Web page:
So says Tom Zoellner, my co-panelist at last month’s Zocalo event on public transit in LA and author of the engaging book Train. In Tom’s San Francisco Chronicle op-ed, he notes that Amtrak actually does by law have priority over freight, but that it’s not enforced in practice:
Big carriers like BNSF, Union Pacific and Norfolk Southern are required under a 1973 law to make way for Amtrak trains. Yet the freights often treat Amtrak not like a visiting royal but a drunk party crasher. Dispatchers habitually make passenger trains wait for the “hotshot” trains carrying coal or liquid crude, even though the federal law says clearly: “Amtrak has preference over freight transportation in using a rail line, junction, or crossing.”
A potential Amtrak renaissance is buried in that one sentence — which should carry the force of law because it is the law — but is currently a meaningless blandishment because the Surface Transportation Board has no staff or incentive to crack down on Fortune 500 companies with political clout. Amtrak tried to get confrontational about this in 2012 when it complained about the Canadian National Railway, only to bring on a year and a half of talks that went nowhere. A more recent complaint against Norfolk Southern is also likely to end with murky outcomes and frustration.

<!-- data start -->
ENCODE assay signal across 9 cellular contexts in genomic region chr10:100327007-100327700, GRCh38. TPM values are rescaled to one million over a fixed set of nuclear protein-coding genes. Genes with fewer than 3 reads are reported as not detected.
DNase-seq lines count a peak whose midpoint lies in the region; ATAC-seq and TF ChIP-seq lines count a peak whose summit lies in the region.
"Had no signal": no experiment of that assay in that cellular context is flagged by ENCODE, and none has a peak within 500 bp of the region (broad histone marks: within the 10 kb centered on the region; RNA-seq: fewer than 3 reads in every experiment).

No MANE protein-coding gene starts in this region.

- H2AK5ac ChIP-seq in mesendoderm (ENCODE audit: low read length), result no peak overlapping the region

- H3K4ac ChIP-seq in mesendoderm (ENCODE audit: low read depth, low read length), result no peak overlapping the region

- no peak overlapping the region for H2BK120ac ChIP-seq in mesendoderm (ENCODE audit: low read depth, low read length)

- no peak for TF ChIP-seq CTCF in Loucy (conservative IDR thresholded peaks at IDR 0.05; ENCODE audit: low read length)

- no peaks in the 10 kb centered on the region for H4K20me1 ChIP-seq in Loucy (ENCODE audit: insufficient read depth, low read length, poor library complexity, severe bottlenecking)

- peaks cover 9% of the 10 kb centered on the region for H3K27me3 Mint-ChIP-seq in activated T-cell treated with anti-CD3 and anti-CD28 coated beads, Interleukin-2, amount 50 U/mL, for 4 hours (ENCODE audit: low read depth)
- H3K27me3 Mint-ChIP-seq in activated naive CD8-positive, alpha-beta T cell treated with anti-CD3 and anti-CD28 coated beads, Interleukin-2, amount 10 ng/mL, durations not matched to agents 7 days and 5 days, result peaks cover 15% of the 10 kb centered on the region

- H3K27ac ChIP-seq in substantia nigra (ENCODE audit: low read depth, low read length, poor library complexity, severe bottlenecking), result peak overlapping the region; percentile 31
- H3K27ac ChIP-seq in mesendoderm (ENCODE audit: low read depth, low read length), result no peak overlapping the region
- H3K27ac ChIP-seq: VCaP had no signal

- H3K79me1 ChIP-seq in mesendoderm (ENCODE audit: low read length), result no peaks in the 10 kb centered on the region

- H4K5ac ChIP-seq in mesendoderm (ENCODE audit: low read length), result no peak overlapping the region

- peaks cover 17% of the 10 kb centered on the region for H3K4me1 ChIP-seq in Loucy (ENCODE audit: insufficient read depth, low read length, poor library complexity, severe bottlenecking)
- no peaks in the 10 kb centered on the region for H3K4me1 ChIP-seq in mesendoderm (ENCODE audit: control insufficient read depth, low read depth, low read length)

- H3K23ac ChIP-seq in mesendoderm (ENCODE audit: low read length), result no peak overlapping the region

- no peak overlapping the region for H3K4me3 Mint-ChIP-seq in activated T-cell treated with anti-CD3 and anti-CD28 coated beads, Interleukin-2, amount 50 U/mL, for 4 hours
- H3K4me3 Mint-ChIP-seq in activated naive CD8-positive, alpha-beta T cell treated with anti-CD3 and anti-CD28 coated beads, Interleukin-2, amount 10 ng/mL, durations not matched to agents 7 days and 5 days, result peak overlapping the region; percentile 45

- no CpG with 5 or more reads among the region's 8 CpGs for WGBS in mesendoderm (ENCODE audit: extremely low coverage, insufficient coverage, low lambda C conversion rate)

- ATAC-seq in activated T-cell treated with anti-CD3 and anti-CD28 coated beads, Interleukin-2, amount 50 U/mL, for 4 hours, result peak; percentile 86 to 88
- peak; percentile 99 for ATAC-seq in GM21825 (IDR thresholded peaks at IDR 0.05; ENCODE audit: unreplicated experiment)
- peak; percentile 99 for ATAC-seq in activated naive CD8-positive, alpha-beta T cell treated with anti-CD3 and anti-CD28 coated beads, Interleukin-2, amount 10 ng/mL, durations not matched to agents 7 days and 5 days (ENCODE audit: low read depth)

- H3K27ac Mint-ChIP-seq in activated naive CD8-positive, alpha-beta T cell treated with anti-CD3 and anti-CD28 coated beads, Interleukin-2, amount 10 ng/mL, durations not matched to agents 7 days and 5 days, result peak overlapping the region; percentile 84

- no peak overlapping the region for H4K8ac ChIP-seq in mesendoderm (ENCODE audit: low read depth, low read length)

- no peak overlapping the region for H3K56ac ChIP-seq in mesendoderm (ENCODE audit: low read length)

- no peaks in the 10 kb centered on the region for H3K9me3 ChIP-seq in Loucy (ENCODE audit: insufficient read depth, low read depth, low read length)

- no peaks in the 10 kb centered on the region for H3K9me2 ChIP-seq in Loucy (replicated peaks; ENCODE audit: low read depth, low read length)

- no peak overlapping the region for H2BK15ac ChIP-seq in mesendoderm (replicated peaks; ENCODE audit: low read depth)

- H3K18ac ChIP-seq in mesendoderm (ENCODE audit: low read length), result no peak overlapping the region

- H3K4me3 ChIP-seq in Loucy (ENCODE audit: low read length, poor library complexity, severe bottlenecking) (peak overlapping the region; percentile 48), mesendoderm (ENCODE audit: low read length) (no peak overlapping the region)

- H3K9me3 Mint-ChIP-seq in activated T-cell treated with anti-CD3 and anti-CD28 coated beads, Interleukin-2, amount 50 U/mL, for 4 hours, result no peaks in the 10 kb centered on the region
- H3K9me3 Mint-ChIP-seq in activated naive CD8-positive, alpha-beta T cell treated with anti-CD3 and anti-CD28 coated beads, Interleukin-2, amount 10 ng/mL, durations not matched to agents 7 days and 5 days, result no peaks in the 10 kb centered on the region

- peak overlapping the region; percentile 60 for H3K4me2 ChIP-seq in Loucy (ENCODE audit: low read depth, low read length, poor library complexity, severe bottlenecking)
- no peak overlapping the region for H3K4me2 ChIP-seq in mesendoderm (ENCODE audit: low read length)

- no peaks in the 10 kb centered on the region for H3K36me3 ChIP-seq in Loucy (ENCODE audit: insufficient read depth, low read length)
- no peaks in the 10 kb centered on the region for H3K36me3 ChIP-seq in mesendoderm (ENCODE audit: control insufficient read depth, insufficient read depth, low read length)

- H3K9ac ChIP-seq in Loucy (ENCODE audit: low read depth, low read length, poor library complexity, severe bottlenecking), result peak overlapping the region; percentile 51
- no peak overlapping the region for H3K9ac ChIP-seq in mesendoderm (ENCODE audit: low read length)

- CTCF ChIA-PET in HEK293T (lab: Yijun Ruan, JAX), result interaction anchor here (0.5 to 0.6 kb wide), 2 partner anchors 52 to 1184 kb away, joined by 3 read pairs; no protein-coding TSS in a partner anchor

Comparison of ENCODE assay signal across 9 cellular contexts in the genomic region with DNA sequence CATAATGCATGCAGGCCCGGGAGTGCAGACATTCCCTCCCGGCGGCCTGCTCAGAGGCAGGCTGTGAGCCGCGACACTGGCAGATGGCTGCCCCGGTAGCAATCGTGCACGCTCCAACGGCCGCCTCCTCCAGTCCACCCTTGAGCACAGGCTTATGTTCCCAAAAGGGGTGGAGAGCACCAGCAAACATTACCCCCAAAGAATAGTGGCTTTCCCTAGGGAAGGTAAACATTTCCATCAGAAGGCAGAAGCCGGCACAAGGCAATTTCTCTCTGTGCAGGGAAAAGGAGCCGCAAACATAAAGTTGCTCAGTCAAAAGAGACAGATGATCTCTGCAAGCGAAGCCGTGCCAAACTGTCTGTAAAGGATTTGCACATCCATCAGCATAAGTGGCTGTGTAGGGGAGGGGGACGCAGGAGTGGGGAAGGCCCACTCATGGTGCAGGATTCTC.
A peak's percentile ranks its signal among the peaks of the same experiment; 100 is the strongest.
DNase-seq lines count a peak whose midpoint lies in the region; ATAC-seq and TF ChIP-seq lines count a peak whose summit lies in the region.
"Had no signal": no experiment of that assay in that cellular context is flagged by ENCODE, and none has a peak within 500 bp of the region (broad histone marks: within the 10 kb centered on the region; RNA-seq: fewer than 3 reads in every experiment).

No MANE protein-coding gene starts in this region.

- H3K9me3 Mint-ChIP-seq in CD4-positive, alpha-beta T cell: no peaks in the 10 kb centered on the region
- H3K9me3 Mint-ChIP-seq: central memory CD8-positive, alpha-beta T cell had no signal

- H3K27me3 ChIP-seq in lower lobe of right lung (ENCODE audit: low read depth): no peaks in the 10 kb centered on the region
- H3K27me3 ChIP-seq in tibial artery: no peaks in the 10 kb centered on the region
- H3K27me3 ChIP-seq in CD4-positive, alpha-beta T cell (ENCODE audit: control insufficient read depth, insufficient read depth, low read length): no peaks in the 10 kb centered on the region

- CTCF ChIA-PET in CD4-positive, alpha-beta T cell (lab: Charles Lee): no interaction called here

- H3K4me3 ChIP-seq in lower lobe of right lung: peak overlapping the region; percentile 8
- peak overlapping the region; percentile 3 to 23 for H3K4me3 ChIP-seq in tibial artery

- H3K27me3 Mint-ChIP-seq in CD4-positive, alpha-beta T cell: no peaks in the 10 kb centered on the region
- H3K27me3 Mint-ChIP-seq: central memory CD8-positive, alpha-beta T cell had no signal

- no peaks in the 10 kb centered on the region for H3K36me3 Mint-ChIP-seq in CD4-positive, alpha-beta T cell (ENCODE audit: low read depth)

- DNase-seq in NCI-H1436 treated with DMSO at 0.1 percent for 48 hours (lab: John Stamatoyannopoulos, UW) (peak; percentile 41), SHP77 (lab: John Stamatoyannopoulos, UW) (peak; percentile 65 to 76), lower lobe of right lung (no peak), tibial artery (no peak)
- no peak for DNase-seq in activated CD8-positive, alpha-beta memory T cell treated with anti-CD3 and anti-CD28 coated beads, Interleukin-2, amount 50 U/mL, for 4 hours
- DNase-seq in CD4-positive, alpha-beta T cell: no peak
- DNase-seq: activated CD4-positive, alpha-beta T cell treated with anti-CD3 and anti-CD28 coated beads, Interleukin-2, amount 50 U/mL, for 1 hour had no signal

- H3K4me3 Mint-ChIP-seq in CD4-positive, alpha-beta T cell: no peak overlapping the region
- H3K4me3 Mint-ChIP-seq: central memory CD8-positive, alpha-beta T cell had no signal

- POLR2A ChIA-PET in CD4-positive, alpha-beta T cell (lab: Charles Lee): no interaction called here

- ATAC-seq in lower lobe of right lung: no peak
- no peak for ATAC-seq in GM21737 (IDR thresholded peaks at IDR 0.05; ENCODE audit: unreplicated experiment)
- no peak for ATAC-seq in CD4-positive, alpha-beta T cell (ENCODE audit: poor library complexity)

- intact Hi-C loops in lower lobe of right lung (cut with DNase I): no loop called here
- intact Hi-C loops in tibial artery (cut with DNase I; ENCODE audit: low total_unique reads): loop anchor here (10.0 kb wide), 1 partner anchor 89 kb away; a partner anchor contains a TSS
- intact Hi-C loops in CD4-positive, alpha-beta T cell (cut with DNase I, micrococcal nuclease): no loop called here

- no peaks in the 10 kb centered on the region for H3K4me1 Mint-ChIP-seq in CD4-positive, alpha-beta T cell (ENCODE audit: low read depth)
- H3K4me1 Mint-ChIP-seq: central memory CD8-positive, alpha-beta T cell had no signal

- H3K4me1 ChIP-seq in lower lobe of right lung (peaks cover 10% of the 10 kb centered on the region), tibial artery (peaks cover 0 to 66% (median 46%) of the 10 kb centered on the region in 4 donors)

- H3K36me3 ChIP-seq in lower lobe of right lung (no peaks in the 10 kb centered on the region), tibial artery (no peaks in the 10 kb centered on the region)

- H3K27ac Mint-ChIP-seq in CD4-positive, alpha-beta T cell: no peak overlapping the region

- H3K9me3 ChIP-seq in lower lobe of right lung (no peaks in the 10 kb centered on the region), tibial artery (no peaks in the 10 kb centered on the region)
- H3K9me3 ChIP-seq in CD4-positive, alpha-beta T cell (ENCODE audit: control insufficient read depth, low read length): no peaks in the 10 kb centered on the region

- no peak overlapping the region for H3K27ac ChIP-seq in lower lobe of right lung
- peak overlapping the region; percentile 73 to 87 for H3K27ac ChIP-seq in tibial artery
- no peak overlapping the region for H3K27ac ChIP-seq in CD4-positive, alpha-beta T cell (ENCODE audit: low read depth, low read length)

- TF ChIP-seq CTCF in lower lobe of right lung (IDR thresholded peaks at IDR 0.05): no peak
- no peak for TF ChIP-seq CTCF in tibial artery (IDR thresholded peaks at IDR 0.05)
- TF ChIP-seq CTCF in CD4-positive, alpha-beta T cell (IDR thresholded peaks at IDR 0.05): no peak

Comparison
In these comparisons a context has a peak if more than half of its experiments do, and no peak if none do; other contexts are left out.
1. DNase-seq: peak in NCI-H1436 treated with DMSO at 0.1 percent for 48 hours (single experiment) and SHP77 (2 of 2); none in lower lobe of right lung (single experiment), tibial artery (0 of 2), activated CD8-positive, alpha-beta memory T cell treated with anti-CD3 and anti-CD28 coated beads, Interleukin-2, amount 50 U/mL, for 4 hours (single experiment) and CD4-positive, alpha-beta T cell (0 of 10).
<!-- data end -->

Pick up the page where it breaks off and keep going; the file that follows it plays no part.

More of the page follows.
He recommends that we tweet our congressional representatives with the hashtag #Amtrak2step. I will follow through. Amtrak is a low-cost alternative to more expensive forms of transportation, including high speed rail. Beefing up that service while we wait decades for better options should be a priority, and it starts with putting freight trains back in line as the law requires.